Pages

Tuesday, September 17, 2013

Ideas About Small Group Management: Why Every Teacher Should Visit A Cheerleading Gym




Recently, I visited my cousin at her cheerleading gym (she co-founded it!). It struck me as I watched the team members interacting and the coaches giving direct and specific feedback and praise, that this structure is quite parallel to the way I like to run small groups. 

In my opinion, (and of course, depending on the class ) small groups don't have to be constantly rotating with teacher-led guided reading or teacher-led skill group.  Sitting in one place, especially if you happen to have challenging behaviors or ability levels to meet in your room, just isn't always do-able for the stretches of time between transitions.  I would rather move.  I want the kids basically stationary ( 3 transitions tops ) and I want to travel. And traveling is more than just "floating" or monitoring. Some of my most valuable instruction and re-teaching happens in 2 minute increments as I travel between groups to give specific skill instruction and feedback.  This method can be used with the Daily 5, guided reading, or common core aligned curricula for Reading and/or Math BUILD stations.  Some literacy coaches may not agree. In fact in my personal experiences recently I was consistently reminded that I was to be at one spot, leading guided reading.  My students didn't respond to that well at all. They needed to be active and independent during this valuable learning block, not reading a book about frogs because it would be a quick supplement to meet a science standard.  Below is what I saw at the gym: 

Students teaching and encouraging their peers.

Observing technical details and redirecting teammates in order to better their performance. 
Safety and respect and trust have to be a focus at all times. 

Coaches introduce and teach sequences, then allow groups to run them and run them again in order to work out the kinks. 

Coaches float to reteach and clarify but are otherwise observing and encouraging. 

Students know how to wait for the next instruction. You can constantly observe students reminding other teammates how to perform a movement in order to better the whole. 

When praise is given and other team mates don't hear they stop everyone to reiterate the praise specifically. They call out mistakes and lateness so the team can encourage and remind each other.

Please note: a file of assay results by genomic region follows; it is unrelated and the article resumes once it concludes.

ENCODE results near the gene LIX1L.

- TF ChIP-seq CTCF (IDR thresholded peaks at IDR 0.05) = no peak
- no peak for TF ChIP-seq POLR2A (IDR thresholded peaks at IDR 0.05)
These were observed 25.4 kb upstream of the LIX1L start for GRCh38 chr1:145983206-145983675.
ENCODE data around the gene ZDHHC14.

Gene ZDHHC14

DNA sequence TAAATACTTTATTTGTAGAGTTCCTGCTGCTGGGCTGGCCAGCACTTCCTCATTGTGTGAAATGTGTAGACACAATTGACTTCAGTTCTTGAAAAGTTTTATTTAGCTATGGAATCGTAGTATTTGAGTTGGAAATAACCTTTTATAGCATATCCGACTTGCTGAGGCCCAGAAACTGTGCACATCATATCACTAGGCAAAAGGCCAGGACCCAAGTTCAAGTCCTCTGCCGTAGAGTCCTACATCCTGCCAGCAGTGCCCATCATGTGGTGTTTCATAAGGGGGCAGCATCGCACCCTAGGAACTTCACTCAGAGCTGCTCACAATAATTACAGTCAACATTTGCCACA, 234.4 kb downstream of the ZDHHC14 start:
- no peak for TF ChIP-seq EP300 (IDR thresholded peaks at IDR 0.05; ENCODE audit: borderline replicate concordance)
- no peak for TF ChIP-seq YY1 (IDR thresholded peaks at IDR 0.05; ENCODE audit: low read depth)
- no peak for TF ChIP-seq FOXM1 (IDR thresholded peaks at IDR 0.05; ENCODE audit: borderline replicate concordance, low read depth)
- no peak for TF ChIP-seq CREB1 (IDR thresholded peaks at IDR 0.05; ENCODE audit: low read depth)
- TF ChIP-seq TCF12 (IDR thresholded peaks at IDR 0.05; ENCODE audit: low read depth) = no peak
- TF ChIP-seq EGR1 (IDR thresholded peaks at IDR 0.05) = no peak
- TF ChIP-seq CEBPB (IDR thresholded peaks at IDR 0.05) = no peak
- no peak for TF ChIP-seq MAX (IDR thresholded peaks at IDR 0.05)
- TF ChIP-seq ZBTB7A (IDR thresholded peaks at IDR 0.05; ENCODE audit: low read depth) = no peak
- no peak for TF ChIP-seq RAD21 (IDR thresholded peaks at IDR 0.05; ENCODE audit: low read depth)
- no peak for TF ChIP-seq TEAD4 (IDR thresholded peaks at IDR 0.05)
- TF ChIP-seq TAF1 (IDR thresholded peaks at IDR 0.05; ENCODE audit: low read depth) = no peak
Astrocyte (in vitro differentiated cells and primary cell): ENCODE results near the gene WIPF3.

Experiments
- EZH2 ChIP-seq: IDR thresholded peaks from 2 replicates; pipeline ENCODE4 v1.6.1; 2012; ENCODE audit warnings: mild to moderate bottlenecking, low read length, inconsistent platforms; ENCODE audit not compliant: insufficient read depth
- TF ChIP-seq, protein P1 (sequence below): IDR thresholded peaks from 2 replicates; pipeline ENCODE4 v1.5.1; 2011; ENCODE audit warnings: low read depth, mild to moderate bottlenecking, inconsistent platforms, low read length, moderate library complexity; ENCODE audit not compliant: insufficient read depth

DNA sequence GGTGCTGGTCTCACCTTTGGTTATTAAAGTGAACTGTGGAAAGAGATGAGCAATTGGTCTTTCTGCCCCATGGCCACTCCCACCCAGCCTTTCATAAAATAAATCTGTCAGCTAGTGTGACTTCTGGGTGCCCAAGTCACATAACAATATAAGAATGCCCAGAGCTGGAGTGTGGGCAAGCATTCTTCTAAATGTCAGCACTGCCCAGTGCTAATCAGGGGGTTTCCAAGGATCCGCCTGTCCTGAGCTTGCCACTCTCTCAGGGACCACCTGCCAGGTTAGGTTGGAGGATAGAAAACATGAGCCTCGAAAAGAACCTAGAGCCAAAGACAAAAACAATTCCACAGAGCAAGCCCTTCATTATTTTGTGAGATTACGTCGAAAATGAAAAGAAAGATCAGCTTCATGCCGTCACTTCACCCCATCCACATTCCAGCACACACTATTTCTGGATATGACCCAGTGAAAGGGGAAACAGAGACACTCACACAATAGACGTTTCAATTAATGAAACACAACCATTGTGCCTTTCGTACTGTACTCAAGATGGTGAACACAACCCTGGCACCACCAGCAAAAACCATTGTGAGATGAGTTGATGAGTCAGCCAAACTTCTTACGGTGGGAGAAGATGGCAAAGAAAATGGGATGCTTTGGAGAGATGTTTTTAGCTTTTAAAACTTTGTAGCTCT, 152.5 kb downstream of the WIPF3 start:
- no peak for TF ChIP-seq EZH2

"Catch one, dip three, leg seven!" Etc.  coaches are constantly using technical language. 
Vocabulary must be built and understood for the moves to look good and the safety to be there. 

Repetition repetition repetition. 

Move and run routine in between lots of coaching. Specific and explicit corrections are made.
No unnecessary ignoring of wrong work to give them time to get it. Reinstruct immediately. Insist on the best.
"Everyone stop and watch how they do this!" Coaches reinforce positive actions with immediate praise and giving a chance for team members to shine in front of their peers.  "What did you notice about that hold?" Conversation is held, then peers tell one another about the good things they saw.  

Coaches (one seen here on left) constantly observe, redirect, participate, and praise specific points in the stunt. Traveling to each set of team members adds to the sense of team and importance of each perso. To that team-- everyone is seen by a coach and is given specific feedback. 

Coaches look on after assigning team members to practice one stunt sequence in detail.

Safety is top priority every second. The team members know technical aspects of stunts and seek to perfect it with their coaches demonstration and corrections immediately at the beginning of a misstep.

Students not only observe, but also communicate by speaking and listening effectively as active participants in the small stunt. In turn, the larger routine is made better. This is a great example of seeing the bigger picture and beginning with the end in mind.